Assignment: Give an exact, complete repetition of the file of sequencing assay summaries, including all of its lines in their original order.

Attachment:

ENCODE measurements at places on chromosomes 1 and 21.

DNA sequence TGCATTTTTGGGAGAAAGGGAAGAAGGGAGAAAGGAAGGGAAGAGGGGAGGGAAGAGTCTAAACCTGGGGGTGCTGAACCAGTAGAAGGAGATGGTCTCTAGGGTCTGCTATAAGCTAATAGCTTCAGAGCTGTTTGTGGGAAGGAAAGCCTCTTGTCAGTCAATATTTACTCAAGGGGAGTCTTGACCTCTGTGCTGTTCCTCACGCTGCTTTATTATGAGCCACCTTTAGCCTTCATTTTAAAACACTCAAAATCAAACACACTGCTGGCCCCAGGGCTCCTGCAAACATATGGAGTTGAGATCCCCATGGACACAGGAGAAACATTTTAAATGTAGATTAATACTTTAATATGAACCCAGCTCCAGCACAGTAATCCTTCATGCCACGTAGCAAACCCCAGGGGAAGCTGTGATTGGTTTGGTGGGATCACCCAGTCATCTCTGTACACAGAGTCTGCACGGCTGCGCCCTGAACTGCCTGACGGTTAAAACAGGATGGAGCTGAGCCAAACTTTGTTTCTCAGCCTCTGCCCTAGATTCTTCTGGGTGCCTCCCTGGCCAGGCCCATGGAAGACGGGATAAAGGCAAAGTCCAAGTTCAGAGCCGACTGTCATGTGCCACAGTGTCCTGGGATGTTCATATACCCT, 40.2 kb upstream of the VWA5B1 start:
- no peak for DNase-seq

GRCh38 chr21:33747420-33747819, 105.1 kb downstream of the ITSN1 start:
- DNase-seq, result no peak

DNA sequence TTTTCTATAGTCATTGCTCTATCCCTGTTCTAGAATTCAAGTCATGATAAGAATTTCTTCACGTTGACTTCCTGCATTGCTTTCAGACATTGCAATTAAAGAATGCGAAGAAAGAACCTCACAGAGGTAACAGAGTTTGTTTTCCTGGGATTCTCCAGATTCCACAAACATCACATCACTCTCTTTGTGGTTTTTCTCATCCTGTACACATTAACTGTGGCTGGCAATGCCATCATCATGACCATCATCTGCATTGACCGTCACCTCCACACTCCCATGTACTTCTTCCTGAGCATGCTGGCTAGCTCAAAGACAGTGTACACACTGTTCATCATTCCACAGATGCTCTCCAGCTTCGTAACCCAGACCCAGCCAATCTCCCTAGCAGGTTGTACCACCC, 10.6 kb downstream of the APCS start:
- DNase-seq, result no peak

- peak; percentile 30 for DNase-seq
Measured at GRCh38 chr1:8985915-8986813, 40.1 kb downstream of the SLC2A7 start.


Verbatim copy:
ENCODE measurements at places on chromosomes 1 and 21.

DNA sequence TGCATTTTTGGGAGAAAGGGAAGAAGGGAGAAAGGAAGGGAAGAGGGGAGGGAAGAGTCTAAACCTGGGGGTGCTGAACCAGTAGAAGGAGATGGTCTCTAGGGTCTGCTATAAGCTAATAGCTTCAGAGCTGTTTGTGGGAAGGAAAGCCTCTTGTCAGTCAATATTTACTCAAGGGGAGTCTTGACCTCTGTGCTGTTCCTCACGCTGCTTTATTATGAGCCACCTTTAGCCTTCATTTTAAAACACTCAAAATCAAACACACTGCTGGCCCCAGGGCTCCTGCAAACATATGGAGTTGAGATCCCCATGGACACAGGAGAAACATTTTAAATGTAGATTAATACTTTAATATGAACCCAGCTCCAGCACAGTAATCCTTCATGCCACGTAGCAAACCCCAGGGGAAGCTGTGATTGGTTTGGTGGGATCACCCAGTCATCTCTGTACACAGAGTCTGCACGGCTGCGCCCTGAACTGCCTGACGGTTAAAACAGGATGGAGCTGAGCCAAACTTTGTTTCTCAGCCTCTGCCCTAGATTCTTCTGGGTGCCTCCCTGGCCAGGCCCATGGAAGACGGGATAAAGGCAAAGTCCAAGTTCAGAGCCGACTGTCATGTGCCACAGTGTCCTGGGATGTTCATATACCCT, 40.2 kb upstream of the VWA5B1 start:
- no peak for DNase-seq

GRCh38 chr21:33747420-33747819, 105.1 kb downstream of the ITSN1 start:
- DNase-seq, result no peak

DNA sequence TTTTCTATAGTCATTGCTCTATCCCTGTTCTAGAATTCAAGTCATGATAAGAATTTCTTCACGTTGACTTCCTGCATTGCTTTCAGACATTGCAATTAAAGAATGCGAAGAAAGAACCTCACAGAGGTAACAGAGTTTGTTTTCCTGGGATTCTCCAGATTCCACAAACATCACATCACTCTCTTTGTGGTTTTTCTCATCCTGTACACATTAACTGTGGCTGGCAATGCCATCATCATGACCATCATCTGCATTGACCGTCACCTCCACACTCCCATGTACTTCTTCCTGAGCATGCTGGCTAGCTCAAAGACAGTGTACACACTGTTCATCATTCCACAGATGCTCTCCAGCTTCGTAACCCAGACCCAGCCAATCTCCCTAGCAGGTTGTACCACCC, 10.6 kb downstream of the APCS start:
- DNase-seq, result no peak

- peak; percentile 30 for DNase-seq
Measured at GRCh38 chr1:8985915-8986813, 40.1 kb downstream of the SLC2A7 start.